Horatio Nelson’s death in 1805 during the Battle of Trafalgar was a landmark in the Napoleonic Wars and also for British society. With his growing legacy as a national hero, many items, from jewellery to household objects were created to commemorate him. Nelson mourning rings were created in limited number and as proof of the man’s influence in British history, the rings have been replicated several times in recent history.
Historical jewels are perfectly suited to memorial jewellery. They depict a moment in time, a fundamental reason for a society to enable a shift or focus upon their culture and represented this in fashion as a token of mourning or sentimentality.
Much of the catalyst for mourning jewels have their inception in the Charles I pieces worn by royalists during the Reformation and Restoration; the symbol of wearing the king’s face was enough to make a political statement and one of mortality.
> Link: An Historical Charles I Ring
The adaption of court and popular fashion from what was influenced by the monarchy was profound. Style and culture followed carefully what royalty began, such as an eye portrait from George IV, or a token to memorialise Princess Charlotte.
This is why Nelson was so important as a statement of victory and how that establishes a vast amount of cultural pride for a society that had watched Europe be dominated by Napoleon. Jewels and tokens were created (in the similar way that Napoleon tokens were created – rings with hair, pendants, etc) to honour Nelson.
Such is the pride of the moment that the Lord Nelson mourning ring has had periodical reproductions as recent as in the last ten years. For contemporary pieces of the time, the symbol of Nelson became the symbol for national pride, hence the wide use of Nelson in jewels and sentimental depictions, yet the fundamental underpinning of the reason for the token of love and affection remains:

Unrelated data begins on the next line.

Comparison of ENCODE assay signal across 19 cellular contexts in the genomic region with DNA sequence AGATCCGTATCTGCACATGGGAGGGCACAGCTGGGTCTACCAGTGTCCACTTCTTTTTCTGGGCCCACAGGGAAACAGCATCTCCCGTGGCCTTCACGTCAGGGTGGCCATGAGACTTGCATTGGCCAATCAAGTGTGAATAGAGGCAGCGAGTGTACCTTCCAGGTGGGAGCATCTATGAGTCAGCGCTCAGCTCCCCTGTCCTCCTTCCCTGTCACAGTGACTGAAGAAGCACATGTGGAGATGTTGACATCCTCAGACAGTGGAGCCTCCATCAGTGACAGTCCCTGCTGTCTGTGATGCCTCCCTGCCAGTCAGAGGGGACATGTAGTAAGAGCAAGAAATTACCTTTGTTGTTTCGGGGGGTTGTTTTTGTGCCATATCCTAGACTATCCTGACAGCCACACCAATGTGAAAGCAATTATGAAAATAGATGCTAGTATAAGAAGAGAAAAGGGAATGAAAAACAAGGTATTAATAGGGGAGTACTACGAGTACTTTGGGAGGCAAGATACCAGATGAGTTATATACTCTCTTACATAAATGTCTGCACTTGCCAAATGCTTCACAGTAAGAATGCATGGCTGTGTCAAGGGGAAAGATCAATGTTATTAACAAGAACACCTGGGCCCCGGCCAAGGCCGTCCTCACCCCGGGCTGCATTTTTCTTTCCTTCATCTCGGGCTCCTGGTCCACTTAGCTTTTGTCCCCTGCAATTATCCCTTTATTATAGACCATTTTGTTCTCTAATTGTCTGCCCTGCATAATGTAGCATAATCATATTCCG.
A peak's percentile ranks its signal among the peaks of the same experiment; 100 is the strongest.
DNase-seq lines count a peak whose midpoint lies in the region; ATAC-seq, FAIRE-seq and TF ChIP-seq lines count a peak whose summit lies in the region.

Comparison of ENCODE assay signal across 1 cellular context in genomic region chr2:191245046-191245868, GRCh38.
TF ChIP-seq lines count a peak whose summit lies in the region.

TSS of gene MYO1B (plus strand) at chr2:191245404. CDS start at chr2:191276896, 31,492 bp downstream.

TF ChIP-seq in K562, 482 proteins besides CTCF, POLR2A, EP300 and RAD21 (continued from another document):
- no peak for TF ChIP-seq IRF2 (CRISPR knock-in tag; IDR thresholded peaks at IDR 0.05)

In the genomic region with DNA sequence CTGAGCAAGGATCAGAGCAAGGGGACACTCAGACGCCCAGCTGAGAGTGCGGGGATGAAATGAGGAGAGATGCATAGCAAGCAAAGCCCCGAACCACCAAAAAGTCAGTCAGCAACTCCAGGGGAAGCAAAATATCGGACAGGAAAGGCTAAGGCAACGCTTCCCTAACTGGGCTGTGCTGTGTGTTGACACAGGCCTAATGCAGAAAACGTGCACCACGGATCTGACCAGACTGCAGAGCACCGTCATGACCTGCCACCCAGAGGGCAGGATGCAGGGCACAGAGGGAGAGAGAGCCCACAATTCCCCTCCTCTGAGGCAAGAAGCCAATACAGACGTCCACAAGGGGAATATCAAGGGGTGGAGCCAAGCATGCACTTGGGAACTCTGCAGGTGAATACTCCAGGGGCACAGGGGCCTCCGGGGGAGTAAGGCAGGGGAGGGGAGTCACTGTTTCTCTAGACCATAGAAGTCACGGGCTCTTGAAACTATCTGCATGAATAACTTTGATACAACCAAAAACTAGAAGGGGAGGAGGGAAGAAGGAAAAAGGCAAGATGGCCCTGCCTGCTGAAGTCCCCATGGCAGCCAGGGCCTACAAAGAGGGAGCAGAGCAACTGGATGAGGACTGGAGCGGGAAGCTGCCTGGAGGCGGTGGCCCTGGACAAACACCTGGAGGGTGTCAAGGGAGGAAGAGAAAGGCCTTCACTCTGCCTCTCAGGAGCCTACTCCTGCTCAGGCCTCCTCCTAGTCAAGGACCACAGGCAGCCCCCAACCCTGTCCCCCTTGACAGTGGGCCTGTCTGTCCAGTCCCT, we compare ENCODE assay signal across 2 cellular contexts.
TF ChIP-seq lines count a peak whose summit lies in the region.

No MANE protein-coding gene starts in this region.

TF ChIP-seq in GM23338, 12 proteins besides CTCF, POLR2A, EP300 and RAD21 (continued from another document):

A George lll Gold and enamel mourning ring, Admiral Lord Nelson
Rectangular head in black enamel with white border, bearing a Viscount’s coronet above the initial “N” and a Ducal crown above the initial “B” over the word “Trafalgar”. The gold tapered hoop shank engraved on the outside “Palmem Qui Meruit Ferat” (Let him bear the palm of victory who has won it) and on the inside “Lost to his Country 21 Oct 1805 Aged 47”.
With this miniature, it follows the style of others like it, bearing the name ‘Nelson’ on the back. However, there is a danger with analysing such a piece; the imagery (with the ship) does lend to being dedicated to Horatio Nelson and the piece does lend from the times, but there is the possibility of another dedication in the name ‘Nelson’. The rendering itself is rather simplistic and naive, however, the hairwork is quite finely styled.
Courtesy: Barbara Robbins
Year: c. 1st Quarter 19th Century